In 1913 the University of Utah's School of Music started its first program of piano instruction.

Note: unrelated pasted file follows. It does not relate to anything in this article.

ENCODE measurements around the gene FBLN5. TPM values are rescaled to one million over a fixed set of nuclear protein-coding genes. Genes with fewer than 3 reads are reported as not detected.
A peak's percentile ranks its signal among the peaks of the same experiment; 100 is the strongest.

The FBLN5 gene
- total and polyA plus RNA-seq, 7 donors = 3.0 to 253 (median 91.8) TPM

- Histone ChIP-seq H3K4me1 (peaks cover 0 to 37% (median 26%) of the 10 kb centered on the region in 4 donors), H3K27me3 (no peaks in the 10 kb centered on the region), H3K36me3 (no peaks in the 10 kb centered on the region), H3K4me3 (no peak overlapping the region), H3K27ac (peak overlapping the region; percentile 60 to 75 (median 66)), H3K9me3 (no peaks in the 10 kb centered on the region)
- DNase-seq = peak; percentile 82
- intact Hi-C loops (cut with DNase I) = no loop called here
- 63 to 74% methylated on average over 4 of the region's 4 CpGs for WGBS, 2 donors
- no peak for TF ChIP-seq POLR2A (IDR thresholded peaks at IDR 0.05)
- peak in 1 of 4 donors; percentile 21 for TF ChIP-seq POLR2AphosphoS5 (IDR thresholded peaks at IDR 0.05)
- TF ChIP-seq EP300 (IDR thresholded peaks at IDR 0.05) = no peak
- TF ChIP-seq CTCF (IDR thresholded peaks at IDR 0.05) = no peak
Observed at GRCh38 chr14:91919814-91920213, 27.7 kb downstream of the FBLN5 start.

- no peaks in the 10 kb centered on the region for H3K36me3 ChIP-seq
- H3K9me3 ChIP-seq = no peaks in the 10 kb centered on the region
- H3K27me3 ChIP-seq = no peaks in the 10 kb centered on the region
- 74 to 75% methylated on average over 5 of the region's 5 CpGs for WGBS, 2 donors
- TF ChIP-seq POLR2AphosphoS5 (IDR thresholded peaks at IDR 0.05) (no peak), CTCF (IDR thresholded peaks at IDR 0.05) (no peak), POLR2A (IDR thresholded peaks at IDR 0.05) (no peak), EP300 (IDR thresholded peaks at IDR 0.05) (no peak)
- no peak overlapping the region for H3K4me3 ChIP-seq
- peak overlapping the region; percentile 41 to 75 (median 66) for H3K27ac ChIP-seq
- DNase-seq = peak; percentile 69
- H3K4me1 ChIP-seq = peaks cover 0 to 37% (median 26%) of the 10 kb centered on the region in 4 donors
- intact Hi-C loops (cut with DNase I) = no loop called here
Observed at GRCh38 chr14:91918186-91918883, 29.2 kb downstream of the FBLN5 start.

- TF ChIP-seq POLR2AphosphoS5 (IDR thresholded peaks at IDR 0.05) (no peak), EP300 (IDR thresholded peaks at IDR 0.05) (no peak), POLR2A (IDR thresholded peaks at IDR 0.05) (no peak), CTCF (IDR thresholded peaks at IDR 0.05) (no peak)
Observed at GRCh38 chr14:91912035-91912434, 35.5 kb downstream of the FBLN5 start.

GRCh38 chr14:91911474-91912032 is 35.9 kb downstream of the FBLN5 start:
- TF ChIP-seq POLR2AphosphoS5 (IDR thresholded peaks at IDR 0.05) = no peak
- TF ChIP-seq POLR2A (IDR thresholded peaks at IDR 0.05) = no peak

The School of Music will mark the program's beginning 100 years ago with a year-long celebration, beginning tonight with an all-alumni concert at Steinway Hall in New York City. The University of Utah was the first to be awarded the prestigious distinction of being an All-Steinway school in the Intermountain West and has seven Steinway Artists on faculty, among the highest number in the country. "Music holds a special place in the cultural language of Utah," says David W. Pershing, president of the University of Utah, in a press release. "And the university's outstanding piano faculty, facilities and program attract gifted students from around the state and the world to perfect their skills, explore their natural gifts and create music that endures." "Generations of piano students have benefited from the piano program's start 100 years ago, which has grown to the largest division in the School of Music," says Susan Duehlmeier, chair of the piano area, in the release. "The program's legacyand its futureare graduates who become outstanding piano performers and teachers, well prepared for careers in music and leadership roles in their communities." Celebrating the milestone is a series of concerts that will be held throughout the centennial year, including home recitals in Salt Lake City featuring outstanding alumni and university piano faculty, and culminating next year with a concert in Libby Gardner Hall on April 13, 2014. Tonight's performance in New York features Utah alumni Whitney Pizza, Michael Stewart and KarÃ©n Hakobyan. Pizza graduated with a master's in music in 2010, and is currently pursuing a doctorate at the Manhattan School of Music. Stewart received a bachelor's in music and is pursuing a master's degree in music at Mannes College's The New School for Music. Hakobyan was born in Armenia, studied piano and composition at the U where he received a master's in music in 2008. He recently completed postgraduate studies in performance at the Manhattan School of Music.